From The Guardian: The final plans for revamped parliamentary constituencies have been published, which would cut the number of seats in the House of Commons from 650 to 600, proposals condemned by Labour and electoral campaigners as unfair and pointless.
Labour has fiercely opposed the idea, and with some Conservatives expected to rebel it remains by no means certain that the plan, which has to be approved by parliament, will be put into effect. The government has not yet announced a timetable for presenting the proposals to parliament.
Initial proposals for constituencies in England and Wales brought calculations that the changes could cost Labour 23 seats, with the party calling it “gerrymandering”.
Labour’s shadow Cabinet Office minister, Cat Smith, said the final recommendations amounted to “an undemocratic power grab”. She said: “With no plans to reduce the number of ministers, the government is weakening the role of parliament and creating unprecedented levels of executive dominance at the expense of backbenchers, when parliament is meant to be taking back control. Cutting the number of MPs by 50 as we prepare to leave the European Union is further proof this government is clamouring to tighten its grip on power.”
[Read full article on Guardian website…]
From Belfast Telegraph: Sinn Fein MP Francie Molloy has described proposed changes to Northern Ireland’s electoral boundaries as “gerrymandering to placate the DUP”.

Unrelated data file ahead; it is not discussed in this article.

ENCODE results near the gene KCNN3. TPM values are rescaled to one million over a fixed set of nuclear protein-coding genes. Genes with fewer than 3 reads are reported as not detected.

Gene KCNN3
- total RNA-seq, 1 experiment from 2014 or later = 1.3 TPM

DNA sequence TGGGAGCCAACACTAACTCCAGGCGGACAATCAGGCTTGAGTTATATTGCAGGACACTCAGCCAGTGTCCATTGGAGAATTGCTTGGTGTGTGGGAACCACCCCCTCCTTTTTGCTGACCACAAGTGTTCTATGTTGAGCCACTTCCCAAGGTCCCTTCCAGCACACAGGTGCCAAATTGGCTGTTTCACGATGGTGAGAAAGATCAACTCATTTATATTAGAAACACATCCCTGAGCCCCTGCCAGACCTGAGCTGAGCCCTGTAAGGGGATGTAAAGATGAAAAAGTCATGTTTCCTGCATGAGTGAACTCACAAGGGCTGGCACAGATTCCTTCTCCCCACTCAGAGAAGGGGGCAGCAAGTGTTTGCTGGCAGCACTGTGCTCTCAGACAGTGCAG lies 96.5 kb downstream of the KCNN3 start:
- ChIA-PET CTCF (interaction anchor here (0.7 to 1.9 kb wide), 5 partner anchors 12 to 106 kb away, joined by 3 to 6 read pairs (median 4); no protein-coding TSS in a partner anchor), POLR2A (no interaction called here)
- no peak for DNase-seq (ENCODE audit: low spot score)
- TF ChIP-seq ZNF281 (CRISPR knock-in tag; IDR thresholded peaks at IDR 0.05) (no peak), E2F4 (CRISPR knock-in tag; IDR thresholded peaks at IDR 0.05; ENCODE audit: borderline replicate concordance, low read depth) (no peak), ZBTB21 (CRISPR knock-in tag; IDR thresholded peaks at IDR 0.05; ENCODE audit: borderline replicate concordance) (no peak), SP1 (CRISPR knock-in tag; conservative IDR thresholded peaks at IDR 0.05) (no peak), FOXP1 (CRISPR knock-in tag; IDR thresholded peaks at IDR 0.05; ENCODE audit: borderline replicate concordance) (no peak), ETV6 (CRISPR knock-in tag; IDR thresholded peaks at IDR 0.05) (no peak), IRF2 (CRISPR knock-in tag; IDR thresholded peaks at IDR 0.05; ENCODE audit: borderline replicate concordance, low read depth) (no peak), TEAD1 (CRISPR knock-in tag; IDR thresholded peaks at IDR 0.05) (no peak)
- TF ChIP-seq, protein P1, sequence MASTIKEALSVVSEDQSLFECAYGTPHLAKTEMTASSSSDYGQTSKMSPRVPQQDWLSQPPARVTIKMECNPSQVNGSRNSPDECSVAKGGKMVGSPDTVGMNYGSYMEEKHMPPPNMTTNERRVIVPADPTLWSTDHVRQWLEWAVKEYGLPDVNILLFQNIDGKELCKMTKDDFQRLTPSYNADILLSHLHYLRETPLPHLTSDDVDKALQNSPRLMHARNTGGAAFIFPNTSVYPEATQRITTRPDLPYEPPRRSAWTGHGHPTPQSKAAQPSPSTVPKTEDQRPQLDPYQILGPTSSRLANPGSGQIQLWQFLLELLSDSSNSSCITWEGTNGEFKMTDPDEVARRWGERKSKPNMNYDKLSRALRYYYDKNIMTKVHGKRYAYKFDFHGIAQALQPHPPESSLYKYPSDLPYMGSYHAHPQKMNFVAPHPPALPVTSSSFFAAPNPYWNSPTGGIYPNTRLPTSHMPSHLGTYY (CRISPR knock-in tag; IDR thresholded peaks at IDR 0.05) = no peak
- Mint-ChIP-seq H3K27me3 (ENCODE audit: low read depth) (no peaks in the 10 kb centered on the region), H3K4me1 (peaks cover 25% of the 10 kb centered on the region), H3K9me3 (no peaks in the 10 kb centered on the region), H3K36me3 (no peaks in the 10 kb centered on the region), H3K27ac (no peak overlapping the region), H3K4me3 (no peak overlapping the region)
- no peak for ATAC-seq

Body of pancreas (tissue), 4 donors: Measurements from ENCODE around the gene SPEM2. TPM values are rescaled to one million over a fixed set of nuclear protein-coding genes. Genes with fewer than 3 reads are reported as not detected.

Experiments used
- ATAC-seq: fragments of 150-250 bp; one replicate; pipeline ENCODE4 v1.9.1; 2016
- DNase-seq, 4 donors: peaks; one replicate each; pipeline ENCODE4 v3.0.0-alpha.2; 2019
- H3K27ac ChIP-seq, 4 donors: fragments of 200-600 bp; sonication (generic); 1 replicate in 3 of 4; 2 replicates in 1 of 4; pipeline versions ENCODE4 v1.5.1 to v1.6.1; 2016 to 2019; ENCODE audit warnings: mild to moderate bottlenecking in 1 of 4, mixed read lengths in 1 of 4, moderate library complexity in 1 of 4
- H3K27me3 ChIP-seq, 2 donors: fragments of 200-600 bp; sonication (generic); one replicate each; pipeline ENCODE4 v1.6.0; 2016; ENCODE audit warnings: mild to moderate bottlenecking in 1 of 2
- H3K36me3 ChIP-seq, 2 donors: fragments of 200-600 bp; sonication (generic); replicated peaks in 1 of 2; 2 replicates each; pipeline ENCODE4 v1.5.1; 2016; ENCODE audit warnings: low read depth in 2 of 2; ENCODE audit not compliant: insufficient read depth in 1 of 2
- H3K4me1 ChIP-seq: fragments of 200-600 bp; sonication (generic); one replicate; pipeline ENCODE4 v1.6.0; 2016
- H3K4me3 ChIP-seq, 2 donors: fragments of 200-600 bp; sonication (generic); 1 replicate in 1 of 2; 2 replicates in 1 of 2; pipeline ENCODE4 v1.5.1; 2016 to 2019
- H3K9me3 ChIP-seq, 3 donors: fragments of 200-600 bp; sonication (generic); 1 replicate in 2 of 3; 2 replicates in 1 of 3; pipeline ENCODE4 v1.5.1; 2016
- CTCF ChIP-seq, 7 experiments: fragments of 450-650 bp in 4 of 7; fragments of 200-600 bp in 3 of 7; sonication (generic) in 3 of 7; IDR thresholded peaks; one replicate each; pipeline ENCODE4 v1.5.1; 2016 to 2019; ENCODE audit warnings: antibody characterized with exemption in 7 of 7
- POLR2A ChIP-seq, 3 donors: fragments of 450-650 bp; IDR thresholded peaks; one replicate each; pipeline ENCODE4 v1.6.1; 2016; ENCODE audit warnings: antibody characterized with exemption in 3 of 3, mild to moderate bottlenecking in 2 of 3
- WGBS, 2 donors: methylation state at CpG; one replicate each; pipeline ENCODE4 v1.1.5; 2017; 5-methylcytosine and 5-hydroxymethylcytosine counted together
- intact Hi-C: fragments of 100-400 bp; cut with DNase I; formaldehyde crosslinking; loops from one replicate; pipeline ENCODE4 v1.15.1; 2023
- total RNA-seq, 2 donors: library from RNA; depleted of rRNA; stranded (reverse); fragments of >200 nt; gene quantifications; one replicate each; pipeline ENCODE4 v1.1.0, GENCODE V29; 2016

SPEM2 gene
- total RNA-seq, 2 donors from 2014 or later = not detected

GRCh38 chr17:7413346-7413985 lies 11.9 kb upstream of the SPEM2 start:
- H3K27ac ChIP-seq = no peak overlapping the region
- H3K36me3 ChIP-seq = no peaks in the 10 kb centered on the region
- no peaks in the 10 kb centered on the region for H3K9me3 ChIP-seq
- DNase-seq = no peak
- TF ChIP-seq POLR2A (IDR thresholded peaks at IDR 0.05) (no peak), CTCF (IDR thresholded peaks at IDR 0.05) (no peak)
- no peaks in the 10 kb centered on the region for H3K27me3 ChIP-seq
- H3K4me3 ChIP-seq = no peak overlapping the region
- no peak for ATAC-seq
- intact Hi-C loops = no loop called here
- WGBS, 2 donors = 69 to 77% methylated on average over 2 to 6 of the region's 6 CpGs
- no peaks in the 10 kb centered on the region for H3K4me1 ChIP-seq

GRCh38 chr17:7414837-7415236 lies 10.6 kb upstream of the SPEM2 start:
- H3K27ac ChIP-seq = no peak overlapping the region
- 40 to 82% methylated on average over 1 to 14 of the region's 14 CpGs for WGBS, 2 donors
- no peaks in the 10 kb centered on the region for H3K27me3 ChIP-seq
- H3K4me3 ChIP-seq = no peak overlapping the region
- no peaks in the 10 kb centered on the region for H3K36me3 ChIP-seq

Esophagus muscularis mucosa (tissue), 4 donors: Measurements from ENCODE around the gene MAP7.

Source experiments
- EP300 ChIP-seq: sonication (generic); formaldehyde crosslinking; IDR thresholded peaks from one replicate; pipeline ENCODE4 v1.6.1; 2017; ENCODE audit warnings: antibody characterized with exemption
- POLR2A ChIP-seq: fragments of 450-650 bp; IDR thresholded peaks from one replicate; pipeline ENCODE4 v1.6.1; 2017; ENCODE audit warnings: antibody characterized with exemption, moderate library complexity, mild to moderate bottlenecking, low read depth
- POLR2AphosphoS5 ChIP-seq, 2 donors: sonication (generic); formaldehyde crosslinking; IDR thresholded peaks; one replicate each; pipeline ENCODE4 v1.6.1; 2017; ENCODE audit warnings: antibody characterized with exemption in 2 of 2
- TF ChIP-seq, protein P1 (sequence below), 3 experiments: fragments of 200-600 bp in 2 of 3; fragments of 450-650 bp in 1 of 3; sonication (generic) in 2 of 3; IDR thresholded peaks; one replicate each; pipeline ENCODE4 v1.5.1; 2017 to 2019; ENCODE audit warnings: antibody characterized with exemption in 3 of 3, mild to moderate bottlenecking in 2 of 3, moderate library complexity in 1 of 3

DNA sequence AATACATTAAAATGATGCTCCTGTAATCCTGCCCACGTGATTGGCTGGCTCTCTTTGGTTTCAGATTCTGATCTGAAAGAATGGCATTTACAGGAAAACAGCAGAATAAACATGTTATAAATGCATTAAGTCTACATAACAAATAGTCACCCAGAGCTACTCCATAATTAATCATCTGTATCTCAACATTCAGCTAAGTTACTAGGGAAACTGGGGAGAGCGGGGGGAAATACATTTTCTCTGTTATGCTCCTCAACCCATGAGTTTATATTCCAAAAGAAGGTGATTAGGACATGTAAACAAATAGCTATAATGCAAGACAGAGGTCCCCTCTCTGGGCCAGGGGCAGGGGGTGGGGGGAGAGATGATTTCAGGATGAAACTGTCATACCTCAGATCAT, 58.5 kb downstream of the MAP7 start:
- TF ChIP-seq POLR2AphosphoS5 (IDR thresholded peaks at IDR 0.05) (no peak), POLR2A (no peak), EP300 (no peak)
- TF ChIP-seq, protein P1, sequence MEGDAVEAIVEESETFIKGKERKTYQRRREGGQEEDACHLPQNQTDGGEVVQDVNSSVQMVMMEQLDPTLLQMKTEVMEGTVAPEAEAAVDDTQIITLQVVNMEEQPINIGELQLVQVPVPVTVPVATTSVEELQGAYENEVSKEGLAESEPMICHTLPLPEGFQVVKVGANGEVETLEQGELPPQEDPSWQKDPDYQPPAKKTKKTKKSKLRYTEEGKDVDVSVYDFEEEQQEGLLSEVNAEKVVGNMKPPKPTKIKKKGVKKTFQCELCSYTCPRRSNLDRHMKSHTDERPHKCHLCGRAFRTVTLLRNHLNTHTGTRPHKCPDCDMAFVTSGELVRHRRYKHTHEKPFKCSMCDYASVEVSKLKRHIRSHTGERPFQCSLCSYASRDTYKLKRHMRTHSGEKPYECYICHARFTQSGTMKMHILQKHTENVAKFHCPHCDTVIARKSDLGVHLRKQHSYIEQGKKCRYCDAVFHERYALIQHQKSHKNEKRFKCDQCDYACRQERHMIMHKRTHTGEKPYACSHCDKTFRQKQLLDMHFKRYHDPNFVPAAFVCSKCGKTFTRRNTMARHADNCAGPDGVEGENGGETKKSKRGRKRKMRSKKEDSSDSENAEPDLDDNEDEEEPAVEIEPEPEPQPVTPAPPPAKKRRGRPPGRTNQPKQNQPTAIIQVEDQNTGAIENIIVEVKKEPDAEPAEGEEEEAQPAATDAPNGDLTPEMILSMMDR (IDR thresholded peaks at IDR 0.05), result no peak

An official map obtained by the Press Association shows changes to electoral seats in Northern Ireland to facilitate a reduction from 18 seats to 17 – something which comes as part of an overall reduction in parliamentary seats from 650 to 600.
“The Boundary Commission proposed and consulted on new electoral boundaries in 2016 as part of an overall plan to reduce the number of MPs here from 18 to 17,” Mr Molloy said.
“Unsurprisingly, the DUP rejected the plan despite the fact that the proposals reflected the terms and remit under which the Boundary Commission was established.”
From the Daily Mirror: It’s thought the boundary review will hit Labour seats harder than Tory ones.
Research suggests the Tories could have won an outright majority in 2017 under a reformed system.
[Read article on Mirror website…]
From The Scottish Sun: The Scottish Tories would be the winners of controversial planned changes to MP seat boundaries, it emerged today.
[Read article on The Scottish Sun website…]
From Left Foot Forward: Tory changes to election boundaries will redraw the political map by ignoring those with the least power – the poor, young people, and ethnic minorities.
That’s the stark warning from the Electoral Reform Society (ERS) over proposals from the independent Boundary Commission review ordered by the (now defunct) Conservative-Lib Dem coalition.
The ERS highlighted five major failings in the plans and their threats to a healthy democracy:
- Changes are based on registered voters rather than actual population
- Changes are based on outdated figures that leave out two million people
- Changes ride roughshod over communities
- Fewer MPs means more cabinet power
- Meanwhile, we are getting more Lords and no PR.
[Read full article on Left Foot Forward…]
From HuffPost UK: Labour is likely to be hit hardest by changes to parliamentary boundaries, potentially losing 30 seats altogether.
Two hundreds Labour seats could be affected by plans to cut the number of Westminster constituencies, new analysis has found.
The boundary review will see the number of MPs in the Commons reduced from 650 to 600.
Analysis by election expert and Tory peer Lord Hayward indicated that Labour will “suffer most” as a result of the proposals – leading to claims of “gerrymandering” from the Opposition.
[Read full article on Huffpost UK…]